The copious Watergate anniversary events in August 2014 made this the perfect month for Warner Archive to release the 1977 post-Watergate Glenda Jackson comedy "Nasty Habits." This topical earth-toned film is a terrific textbook example of the comedies of the era.
This wonderfully creative take (right down to the highly predictable but very entertaining final scene) on the scandal that brought down the Nixon administration centers around the campaign for the position of abbess at a Philadelphia convent. Heiress apparent Sister Alexandra, whom Jackson perfectly plays, is not above using every dirty trick (and a few new ones) in the not-so-good book to ensure her victory over the younger and more charismatic Sister Felicity.
The hi-jinks include "plumbers" who come to the convent for a purpose that has nothing to do with pipes, a network of listening devices that both Nixon and Hogan and the boys at Stalag 13 would envy, a very amateurish break-in, and increasing mania on the part of Alexandra.
Particular highlights include a blackmail scheme incorporating hilarious cross-dressing, Anne Meara satirically playing a global-trotting Mother Teresa style nun, and the execution of the aforementioned burglary.
Additional fun comes in form of seeing some Hollywood greats playing Vatican officials who must now contend with issues related to the order in the convent being an odd mishmash (including Jesuit) of Catholic elements.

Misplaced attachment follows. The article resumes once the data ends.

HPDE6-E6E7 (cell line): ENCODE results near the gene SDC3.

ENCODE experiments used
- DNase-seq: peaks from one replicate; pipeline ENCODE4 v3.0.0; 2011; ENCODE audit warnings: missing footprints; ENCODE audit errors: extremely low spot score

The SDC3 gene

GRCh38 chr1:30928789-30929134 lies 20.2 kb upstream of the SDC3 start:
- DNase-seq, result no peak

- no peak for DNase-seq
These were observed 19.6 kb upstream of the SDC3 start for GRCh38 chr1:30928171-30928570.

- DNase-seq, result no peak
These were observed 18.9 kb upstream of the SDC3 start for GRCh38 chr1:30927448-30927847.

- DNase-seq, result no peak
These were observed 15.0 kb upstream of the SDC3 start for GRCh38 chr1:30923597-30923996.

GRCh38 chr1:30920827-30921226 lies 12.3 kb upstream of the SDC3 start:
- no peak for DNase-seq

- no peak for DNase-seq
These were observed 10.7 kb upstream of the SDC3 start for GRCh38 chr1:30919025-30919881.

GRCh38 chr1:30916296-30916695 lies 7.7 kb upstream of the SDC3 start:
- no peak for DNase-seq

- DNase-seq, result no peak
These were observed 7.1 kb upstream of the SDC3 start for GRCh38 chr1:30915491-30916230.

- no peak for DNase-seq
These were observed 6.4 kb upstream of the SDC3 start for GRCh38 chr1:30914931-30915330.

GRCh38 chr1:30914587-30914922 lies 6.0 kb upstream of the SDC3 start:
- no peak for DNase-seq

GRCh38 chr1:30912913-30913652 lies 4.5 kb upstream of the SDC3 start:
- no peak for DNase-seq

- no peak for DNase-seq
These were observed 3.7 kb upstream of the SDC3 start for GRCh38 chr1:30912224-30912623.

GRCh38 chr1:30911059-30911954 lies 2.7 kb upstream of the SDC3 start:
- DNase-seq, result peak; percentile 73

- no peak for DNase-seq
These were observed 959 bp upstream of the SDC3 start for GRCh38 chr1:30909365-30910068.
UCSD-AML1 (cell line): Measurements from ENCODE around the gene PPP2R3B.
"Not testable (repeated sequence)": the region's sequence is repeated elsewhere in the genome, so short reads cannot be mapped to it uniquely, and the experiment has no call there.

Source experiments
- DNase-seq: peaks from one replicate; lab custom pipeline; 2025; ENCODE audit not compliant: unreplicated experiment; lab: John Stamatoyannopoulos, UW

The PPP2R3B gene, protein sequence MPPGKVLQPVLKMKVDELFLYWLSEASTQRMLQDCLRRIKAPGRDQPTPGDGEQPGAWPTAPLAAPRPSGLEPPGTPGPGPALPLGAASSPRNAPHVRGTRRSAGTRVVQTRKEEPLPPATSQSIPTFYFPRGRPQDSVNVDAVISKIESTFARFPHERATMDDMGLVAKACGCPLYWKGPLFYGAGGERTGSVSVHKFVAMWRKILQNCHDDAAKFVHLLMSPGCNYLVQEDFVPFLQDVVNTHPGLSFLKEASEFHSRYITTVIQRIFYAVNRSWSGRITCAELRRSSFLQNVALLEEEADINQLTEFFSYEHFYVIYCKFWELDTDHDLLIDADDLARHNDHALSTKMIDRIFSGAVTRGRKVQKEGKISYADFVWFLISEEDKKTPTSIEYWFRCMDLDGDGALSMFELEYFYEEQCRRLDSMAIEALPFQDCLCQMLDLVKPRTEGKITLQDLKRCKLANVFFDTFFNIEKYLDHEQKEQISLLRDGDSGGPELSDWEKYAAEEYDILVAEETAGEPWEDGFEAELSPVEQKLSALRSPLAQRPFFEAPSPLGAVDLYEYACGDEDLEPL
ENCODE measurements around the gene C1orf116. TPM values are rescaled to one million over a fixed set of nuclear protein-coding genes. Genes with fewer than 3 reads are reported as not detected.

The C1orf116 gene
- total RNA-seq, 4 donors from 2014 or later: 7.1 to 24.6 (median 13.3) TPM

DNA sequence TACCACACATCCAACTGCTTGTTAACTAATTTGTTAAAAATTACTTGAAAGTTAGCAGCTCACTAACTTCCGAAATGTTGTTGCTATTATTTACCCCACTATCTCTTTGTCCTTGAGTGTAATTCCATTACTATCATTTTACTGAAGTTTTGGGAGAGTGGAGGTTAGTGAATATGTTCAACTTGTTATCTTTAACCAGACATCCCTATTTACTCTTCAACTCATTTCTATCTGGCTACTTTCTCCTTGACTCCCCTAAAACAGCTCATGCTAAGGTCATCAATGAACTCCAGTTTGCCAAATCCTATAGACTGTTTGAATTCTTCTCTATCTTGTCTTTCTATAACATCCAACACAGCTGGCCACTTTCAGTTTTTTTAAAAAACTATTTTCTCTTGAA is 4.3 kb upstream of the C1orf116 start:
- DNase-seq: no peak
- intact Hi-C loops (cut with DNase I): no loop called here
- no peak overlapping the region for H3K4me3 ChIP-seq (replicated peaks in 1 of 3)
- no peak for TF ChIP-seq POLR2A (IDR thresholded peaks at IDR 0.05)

The inclusion of real-life '70s personalities, including afternoon talk show host Mike Douglas and newscasters Howard K. Smith and Jessica Savitch, playing themselves further contribute to the nostalgic fun. The appearance of Savitch alone evokes thoughts of the guilty pleasure joke "the date of her death, the death of her date" from the early '80s.
The following clip, courtesy of YouTube, of a highlight from "Habits" includes many of the elements described above. It also evokes thoughts of a similar scene that most likely occurred in the Nixon White House in the period after the more famous fateful break-in.
Stating that passing on this chance to watch "Habits" is a sin is shamefully obvious enough to be a sin itself, but the sentiment is valid enough to warrant a whack on the knuckles for expressing it. You will laugh and smile, as well as get a chance to derive more Watergate-related amusement.
Anyone with questions or comments regarding "Habits" is welcome to email me or connect on Twitter via @tvdvdguy.